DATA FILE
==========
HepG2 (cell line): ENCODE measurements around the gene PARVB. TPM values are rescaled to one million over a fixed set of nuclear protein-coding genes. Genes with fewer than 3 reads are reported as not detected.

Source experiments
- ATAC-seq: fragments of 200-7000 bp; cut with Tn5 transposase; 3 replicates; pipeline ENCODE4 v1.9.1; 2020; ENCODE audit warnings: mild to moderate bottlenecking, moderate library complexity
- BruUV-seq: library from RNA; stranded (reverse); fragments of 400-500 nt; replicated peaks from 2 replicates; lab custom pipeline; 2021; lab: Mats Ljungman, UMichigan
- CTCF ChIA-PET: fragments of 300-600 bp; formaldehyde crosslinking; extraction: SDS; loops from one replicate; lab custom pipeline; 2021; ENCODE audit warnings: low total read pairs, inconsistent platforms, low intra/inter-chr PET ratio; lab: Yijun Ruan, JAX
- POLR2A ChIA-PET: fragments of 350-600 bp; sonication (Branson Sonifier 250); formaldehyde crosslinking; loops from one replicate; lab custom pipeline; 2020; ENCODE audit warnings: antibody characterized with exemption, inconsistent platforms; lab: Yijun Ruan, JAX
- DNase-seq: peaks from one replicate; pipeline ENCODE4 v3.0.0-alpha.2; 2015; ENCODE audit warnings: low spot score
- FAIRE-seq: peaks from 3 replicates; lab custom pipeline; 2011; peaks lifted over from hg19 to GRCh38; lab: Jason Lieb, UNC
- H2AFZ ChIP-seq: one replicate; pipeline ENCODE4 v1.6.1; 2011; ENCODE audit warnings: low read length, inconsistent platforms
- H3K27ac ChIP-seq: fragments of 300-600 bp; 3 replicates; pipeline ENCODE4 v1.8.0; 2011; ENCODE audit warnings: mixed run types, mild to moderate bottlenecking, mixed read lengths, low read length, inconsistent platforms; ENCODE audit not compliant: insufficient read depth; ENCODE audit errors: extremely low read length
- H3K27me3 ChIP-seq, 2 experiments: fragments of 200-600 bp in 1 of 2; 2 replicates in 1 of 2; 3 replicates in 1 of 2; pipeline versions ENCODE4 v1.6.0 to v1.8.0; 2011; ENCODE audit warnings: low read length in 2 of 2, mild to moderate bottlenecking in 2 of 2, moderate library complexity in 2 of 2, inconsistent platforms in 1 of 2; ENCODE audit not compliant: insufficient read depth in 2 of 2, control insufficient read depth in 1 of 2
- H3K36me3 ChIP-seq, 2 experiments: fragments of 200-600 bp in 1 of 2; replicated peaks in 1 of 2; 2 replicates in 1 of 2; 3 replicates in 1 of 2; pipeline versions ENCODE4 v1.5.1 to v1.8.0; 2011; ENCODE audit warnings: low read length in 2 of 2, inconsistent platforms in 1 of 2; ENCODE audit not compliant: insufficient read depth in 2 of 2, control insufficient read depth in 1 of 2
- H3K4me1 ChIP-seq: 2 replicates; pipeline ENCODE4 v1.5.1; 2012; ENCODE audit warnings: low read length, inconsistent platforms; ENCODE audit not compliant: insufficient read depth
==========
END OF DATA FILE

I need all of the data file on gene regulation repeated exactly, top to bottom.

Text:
HepG2 (cell line): ENCODE measurements around the gene PARVB. TPM values are rescaled to one million over a fixed set of nuclear protein-coding genes. Genes with fewer than 3 reads are reported as not detected.

Source experiments
- ATAC-seq: fragments of 200-7000 bp; cut with Tn5 transposase; 3 replicates; pipeline ENCODE4 v1.9.1; 2020; ENCODE audit warnings: mild to moderate bottlenecking, moderate library complexity
- BruUV-seq: library from RNA; stranded (reverse); fragments of 400-500 nt; replicated peaks from 2 replicates; lab custom pipeline; 2021; lab: Mats Ljungman, UMichigan
- CTCF ChIA-PET: fragments of 300-600 bp; formaldehyde crosslinking; extraction: SDS; loops from one replicate; lab custom pipeline; 2021; ENCODE audit warnings: low total read pairs, inconsistent platforms, low intra/inter-chr PET ratio; lab: Yijun Ruan, JAX
- POLR2A ChIA-PET: fragments of 350-600 bp; sonication (Branson Sonifier 250); formaldehyde crosslinking; loops from one replicate; lab custom pipeline; 2020; ENCODE audit warnings: antibody characterized with exemption, inconsistent platforms; lab: Yijun Ruan, JAX
- DNase-seq: peaks from one replicate; pipeline ENCODE4 v3.0.0-alpha.2; 2015; ENCODE audit warnings: low spot score
- FAIRE-seq: peaks from 3 replicates; lab custom pipeline; 2011; peaks lifted over from hg19 to GRCh38; lab: Jason Lieb, UNC
- H2AFZ ChIP-seq: one replicate; pipeline ENCODE4 v1.6.1; 2011; ENCODE audit warnings: low read length, inconsistent platforms
- H3K27ac ChIP-seq: fragments of 300-600 bp; 3 replicates; pipeline ENCODE4 v1.8.0; 2011; ENCODE audit warnings: mixed run types, mild to moderate bottlenecking, mixed read lengths, low read length, inconsistent platforms; ENCODE audit not compliant: insufficient read depth; ENCODE audit errors: extremely low read length
- H3K27me3 ChIP-seq, 2 experiments: fragments of 200-600 bp in 1 of 2; 2 replicates in 1 of 2; 3 replicates in 1 of 2; pipeline versions ENCODE4 v1.6.0 to v1.8.0; 2011; ENCODE audit warnings: low read length in 2 of 2, mild to moderate bottlenecking in 2 of 2, moderate library complexity in 2 of 2, inconsistent platforms in 1 of 2; ENCODE audit not compliant: insufficient read depth in 2 of 2, control insufficient read depth in 1 of 2
- H3K36me3 ChIP-seq, 2 experiments: fragments of 200-600 bp in 1 of 2; replicated peaks in 1 of 2; 2 replicates in 1 of 2; 3 replicates in 1 of 2; pipeline versions ENCODE4 v1.5.1 to v1.8.0; 2011; ENCODE audit warnings: low read length in 2 of 2, inconsistent platforms in 1 of 2; ENCODE audit not compliant: insufficient read depth in 2 of 2, control insufficient read depth in 1 of 2
- H3K4me1 ChIP-seq: 2 replicates; pipeline ENCODE4 v1.5.1; 2012; ENCODE audit warnings: low read length, inconsistent platforms; ENCODE audit not compliant: insufficient read depth